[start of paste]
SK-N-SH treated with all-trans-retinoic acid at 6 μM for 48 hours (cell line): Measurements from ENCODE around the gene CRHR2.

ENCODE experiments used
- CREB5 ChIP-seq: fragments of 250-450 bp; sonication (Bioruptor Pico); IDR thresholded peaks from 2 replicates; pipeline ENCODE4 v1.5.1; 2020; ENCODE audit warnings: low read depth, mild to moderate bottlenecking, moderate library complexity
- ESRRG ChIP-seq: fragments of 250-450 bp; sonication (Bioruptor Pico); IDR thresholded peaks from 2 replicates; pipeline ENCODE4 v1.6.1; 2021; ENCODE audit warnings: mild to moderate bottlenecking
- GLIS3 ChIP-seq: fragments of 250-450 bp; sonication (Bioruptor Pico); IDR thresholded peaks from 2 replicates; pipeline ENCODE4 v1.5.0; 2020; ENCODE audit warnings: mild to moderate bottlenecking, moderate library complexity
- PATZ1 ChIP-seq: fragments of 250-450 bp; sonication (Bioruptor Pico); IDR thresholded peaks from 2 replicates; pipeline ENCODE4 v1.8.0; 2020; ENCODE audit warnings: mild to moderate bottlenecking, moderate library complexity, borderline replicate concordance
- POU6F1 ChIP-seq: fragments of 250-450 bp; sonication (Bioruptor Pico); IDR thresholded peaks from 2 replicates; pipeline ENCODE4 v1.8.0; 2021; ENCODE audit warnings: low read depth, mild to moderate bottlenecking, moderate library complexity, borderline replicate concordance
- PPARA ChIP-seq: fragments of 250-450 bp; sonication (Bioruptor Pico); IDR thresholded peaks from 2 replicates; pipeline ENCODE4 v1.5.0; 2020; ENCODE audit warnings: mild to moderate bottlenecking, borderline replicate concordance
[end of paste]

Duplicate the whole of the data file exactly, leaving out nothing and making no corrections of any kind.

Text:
SK-N-SH treated with all-trans-retinoic acid at 6 μM for 48 hours (cell line): Measurements from ENCODE around the gene CRHR2.

ENCODE experiments used
- CREB5 ChIP-seq: fragments of 250-450 bp; sonication (Bioruptor Pico); IDR thresholded peaks from 2 replicates; pipeline ENCODE4 v1.5.1; 2020; ENCODE audit warnings: low read depth, mild to moderate bottlenecking, moderate library complexity
- ESRRG ChIP-seq: fragments of 250-450 bp; sonication (Bioruptor Pico); IDR thresholded peaks from 2 replicates; pipeline ENCODE4 v1.6.1; 2021; ENCODE audit warnings: mild to moderate bottlenecking
- GLIS3 ChIP-seq: fragments of 250-450 bp; sonication (Bioruptor Pico); IDR thresholded peaks from 2 replicates; pipeline ENCODE4 v1.5.0; 2020; ENCODE audit warnings: mild to moderate bottlenecking, moderate library complexity
- PATZ1 ChIP-seq: fragments of 250-450 bp; sonication (Bioruptor Pico); IDR thresholded peaks from 2 replicates; pipeline ENCODE4 v1.8.0; 2020; ENCODE audit warnings: mild to moderate bottlenecking, moderate library complexity, borderline replicate concordance
- POU6F1 ChIP-seq: fragments of 250-450 bp; sonication (Bioruptor Pico); IDR thresholded peaks from 2 replicates; pipeline ENCODE4 v1.8.0; 2021; ENCODE audit warnings: low read depth, mild to moderate bottlenecking, moderate library complexity, borderline replicate concordance
- PPARA ChIP-seq: fragments of 250-450 bp; sonication (Bioruptor Pico); IDR thresholded peaks from 2 replicates; pipeline ENCODE4 v1.5.0; 2020; ENCODE audit warnings: mild to moderate bottlenecking, borderline replicate concordance